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Extended Health Care and the Corporate Model

Extended Health Care Benefits and the Corporate ModelWhen extended health care benefits are provided by a company to employees, nearly 100% of employees utilize components of the benefit plan. Studies have shown that 60% of the paid claims are for prescription drugs. Another 20% of paid claims are for paramedical services such as chiropractic, physiotherapy, massage, and other alternative therapies included on the plan.

The cost of extended health care benefits keeps rising because of several factors: aging population, utilization, inflation, large catastrophic drug claims, changes in health service coverage and erosion of deductibles. As the population continues to age, the utilization of extended health care benefits will rise accordingly because the percent usage for prescription medication increases with age. For instance, a typical 30-yr-old employee on average claims 9 prescription medications per year (including dependant claims), a typical 60-yr-old employee claims over 30 prescriptions per year and a typical 80-yr-old retired employee claims well over 60 prescriptions per year!!!

It has been shown that for each five year in age increase, the average cost of claims increases by 40%! Significant utilization increases in maintenance drugs for conditions such as blood pressure, gastrointestinal, cholesterol and diabetes. These are conditions that typically rise as the population ages.

Unexpected and unusually high claims are referred to as catastrophic claims and are a huge financial risk to health care plans. Certain diseases such as rheumatoid arthritis or diabetes can have huge costs associated with them.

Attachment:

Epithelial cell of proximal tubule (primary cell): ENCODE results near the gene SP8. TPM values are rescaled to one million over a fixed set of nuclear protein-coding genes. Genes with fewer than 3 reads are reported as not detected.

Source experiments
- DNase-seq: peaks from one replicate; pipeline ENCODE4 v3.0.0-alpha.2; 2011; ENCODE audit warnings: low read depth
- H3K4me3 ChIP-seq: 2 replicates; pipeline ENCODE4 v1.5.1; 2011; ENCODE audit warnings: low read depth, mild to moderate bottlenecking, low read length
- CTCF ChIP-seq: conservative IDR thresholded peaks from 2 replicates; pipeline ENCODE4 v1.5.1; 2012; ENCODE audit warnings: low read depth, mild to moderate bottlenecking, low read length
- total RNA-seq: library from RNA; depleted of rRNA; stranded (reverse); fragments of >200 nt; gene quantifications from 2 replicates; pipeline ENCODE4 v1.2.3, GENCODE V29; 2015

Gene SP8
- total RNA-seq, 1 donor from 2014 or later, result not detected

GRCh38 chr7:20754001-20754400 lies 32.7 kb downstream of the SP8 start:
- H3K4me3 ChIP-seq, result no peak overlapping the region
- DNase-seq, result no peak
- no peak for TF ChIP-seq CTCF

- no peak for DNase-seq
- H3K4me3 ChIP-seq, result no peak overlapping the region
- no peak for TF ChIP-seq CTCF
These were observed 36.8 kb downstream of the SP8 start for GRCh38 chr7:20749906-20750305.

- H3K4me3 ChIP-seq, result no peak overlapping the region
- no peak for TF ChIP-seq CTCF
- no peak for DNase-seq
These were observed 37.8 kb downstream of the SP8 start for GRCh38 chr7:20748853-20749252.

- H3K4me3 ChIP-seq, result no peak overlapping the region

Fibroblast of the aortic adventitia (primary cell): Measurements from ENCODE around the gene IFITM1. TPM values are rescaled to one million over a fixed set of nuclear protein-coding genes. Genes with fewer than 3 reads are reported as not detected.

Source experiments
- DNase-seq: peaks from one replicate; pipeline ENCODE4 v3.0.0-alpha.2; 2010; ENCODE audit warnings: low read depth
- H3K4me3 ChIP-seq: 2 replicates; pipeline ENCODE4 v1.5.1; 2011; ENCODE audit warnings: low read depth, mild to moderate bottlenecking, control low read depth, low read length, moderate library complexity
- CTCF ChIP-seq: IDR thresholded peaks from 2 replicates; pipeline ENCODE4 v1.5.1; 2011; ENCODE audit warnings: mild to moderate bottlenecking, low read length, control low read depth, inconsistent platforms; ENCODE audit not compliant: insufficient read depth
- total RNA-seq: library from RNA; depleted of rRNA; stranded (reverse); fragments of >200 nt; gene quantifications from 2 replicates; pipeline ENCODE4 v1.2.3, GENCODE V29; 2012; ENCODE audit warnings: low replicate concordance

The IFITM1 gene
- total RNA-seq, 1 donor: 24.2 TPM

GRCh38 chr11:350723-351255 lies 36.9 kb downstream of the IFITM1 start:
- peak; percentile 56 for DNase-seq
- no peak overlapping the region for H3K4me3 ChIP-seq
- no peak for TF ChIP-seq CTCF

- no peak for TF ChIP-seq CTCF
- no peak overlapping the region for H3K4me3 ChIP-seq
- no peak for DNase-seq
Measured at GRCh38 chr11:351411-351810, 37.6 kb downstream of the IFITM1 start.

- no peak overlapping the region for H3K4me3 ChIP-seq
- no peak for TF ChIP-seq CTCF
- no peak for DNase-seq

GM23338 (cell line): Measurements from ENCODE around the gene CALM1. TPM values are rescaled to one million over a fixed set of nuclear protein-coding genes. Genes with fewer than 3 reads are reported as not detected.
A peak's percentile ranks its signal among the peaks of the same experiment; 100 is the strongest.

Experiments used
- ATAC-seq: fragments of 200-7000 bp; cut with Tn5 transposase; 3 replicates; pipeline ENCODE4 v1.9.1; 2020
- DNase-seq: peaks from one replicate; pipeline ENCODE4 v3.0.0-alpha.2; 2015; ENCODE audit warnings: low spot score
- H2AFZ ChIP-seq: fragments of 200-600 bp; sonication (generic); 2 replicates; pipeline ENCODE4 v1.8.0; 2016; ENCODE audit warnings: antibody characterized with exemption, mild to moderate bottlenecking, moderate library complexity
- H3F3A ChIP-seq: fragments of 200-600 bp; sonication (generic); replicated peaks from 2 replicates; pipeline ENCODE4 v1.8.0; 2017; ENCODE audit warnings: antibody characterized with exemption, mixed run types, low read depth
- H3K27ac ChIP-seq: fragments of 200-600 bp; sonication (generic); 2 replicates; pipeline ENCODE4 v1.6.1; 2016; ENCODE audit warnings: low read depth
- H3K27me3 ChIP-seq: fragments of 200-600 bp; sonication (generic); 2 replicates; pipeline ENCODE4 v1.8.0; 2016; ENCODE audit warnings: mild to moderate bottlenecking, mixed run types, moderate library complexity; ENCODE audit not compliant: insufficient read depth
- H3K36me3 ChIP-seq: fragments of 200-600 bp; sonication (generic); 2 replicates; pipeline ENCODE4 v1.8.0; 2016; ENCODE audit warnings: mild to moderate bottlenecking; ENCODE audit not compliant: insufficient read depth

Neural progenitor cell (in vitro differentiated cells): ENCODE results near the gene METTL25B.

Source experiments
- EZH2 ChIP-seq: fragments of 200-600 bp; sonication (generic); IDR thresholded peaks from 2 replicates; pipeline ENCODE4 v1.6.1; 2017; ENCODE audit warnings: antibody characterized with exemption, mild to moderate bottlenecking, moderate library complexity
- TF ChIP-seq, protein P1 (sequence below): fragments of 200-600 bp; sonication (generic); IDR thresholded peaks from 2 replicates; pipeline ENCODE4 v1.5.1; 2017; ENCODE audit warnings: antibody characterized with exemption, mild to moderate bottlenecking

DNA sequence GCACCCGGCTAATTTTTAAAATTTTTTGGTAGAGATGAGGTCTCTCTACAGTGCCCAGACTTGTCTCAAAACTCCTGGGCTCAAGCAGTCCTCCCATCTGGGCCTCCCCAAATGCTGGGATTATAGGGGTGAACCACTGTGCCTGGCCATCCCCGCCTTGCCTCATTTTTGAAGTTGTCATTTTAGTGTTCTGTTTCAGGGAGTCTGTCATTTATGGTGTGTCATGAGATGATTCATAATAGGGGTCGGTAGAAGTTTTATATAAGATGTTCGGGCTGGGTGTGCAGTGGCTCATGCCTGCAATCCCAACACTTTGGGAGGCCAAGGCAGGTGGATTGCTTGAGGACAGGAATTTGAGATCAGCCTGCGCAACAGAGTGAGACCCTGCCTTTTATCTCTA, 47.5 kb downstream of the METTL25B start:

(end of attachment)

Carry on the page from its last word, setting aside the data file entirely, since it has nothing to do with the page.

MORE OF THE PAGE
Even though these catastrophic claims represent 1% of the claims, on a paid claimed basis they represent 18% of total costs of the plan. It is also found that claimants that claim more than $5,000.00 in one year, nearly 60% of these continue to claim $5,000.00 in subsequent years. Out of country and chronic conditions are also considered catastrophic claims because they can cost $300,000 to $500,000 per year.

There are pending changes to the health care services provided in Canada allowing clinics to offer infusion of cancer drugs. This will significantly increase the cost of private plans as some of these drugs can cost $50,000 a year. Previously, these drugs were only offered in hospital settings and the costs were absorbed by provincial health care systems.

Finally, year after year the fixed deductibles do not keep up with average cost increases, as a result the proportion of the costs paid by plan sponsors increases each year. If, for example, a claim is made for a $50 massage with a $25 deductible one year and the following year a claim is made for a $60 massage with the same deductible, the plan sponsor will be now paying 58% of the claim versus 50% of the claim the year before.

Over the past decade, the top ten most common prescriptions claimed have not changed. What has changed is the order of usage.

Since 2008, heart disease medications such as cholesterol and blood pressure lowering prescriptions, have maintained the top spots for prescription drug usage. The following are the remainder of conditions that have the highest prescription usage: depression, diabetes, ulcers, asthma, antibiotics, rheumatoid arthritis, narcotic analgesic and skin disorders.